(reblogged from Kristen Lamb)
Hey guys, Today Nancy Lin is here to help us with what might just be THE suckiest part of writing. But part of being a great writer, is also learning to be at least a good editor. We all need professional outside eyes on our work, and Nancy is here to help you get the most bang for your buck.
Take it away, Nancy!
Editing is a necessary part of writing, but not all writers are great editors. As a writer, I find it helpful to get a second opinion, because I’m not able to see every single error. And this isn’t just me.
You might think you’re the next Shakespeare (which are pretty big shoes to fill). Once you stop basking in your own ego, you can be more realistic about your writing ability. And chances are you’re not.
Professional editors are useful, and, in some cases, they’re necessary. Hiring one may not be as easy as you think. The process can take a great deal of time, and the good ones don’t work for cheap. That’s why you need to learn to do some of the editing yourself.
If you learn some self-editing techniques, it could save you time, and it could even save you money. There is also the uncertainty that may come from the waiting process, and not knowing how good (or how bad) your work really is.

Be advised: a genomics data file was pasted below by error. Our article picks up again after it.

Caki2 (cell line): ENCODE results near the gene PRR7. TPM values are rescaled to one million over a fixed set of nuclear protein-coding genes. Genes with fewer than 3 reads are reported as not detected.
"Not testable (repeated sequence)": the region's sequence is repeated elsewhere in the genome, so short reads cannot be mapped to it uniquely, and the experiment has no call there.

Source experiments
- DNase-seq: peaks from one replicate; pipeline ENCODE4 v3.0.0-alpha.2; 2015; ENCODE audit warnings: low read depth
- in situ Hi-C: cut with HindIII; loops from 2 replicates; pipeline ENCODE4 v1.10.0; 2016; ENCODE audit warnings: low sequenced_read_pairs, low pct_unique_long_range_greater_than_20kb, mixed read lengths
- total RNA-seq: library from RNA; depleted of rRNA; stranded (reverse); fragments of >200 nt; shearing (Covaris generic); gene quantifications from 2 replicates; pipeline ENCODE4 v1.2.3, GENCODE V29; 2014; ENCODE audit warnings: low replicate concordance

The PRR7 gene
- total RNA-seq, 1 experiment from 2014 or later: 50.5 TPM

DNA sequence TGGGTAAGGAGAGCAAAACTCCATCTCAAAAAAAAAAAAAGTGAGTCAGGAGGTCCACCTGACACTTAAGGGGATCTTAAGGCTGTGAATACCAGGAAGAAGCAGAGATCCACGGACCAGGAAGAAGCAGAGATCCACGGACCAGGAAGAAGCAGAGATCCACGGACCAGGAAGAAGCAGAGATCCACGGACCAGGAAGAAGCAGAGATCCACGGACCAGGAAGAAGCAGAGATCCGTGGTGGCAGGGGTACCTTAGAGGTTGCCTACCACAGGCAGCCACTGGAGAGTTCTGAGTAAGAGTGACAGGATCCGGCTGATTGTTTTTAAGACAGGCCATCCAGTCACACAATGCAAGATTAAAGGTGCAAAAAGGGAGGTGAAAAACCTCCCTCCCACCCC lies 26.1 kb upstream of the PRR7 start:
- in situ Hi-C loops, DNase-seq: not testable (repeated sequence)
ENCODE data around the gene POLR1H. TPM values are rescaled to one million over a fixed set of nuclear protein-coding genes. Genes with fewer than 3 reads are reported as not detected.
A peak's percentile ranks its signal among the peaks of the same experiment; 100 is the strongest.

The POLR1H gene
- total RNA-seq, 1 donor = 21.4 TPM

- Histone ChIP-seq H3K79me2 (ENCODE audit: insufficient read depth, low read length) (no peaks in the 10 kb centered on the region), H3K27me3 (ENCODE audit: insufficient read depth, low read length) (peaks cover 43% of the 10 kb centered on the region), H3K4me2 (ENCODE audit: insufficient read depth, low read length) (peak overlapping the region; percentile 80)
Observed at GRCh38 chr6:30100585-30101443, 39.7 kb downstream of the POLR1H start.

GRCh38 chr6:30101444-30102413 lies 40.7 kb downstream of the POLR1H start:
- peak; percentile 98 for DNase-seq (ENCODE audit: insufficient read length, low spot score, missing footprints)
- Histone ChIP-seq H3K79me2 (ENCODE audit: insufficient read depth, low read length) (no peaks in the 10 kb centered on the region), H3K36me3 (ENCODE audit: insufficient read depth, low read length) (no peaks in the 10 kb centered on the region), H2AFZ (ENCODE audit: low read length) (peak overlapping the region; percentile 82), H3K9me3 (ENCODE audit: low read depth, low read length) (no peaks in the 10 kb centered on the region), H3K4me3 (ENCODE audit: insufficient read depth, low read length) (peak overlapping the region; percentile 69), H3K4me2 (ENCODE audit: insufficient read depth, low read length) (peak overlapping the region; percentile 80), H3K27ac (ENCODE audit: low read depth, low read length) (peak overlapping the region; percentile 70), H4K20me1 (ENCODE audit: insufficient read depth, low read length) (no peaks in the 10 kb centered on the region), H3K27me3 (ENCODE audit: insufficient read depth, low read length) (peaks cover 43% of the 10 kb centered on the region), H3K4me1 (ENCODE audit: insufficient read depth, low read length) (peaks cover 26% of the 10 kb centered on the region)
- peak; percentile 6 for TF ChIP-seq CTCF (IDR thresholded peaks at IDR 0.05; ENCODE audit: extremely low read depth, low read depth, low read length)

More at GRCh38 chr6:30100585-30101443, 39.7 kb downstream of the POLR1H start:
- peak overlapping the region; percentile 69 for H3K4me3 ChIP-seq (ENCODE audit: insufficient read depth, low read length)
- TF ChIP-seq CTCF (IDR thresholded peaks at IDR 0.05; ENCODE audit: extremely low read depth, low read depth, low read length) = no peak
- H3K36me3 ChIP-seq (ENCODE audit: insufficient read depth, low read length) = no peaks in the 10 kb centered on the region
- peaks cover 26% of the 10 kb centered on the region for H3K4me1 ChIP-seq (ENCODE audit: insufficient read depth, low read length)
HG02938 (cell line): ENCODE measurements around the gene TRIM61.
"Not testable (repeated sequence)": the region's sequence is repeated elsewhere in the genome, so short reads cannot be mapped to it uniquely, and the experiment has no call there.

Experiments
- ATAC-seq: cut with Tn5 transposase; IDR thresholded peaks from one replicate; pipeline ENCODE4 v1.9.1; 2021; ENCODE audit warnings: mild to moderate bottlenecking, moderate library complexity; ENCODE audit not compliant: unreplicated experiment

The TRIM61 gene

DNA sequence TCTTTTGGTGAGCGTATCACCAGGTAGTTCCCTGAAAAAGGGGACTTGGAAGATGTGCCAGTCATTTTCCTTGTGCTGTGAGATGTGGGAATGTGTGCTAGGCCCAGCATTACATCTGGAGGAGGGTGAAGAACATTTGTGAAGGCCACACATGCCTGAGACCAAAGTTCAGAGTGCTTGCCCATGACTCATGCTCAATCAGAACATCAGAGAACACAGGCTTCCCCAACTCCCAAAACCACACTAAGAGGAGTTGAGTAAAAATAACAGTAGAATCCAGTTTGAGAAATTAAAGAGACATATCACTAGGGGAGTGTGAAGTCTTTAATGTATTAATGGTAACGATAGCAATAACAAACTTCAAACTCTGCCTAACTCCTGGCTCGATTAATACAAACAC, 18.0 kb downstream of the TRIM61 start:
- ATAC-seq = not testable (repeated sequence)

Believe me – I’ve been there.
There are some online tools you can use for the editing process, and they come with certain advantages. They can also be cheaper than professional editors. Some of them are even free.
It can be hard to receive criticism from a person, which is why writers cringe at the idea of hiring an editor. After the process is over, they’re sometimes left with a broken bank and a bruised ego. If you get it from a program, it might soften the blow.
There is another advantage to using these tools, and it’s rather obvious. You can get a better analysis than from a standard spelling and grammar checker, so you will be able to analyze your writing more effectively. This can allow you to be more critical of your own work.
There is one thing you have to remember. Like the rest of us so-called masters of the manuscript, these tools are far from perfect, and they’re not programmed to think. They will be able to identify potential problems with your writing, but you have to decide if you want to follow their suggestions.
As you’re editing, it’s important to remember the “big picture.” Think about what you’re trying to say, and be strategic about any changes you make.
I’m sure you’re dying to find out which editing tools I’ve chosen. Read the rest of the post here to see them.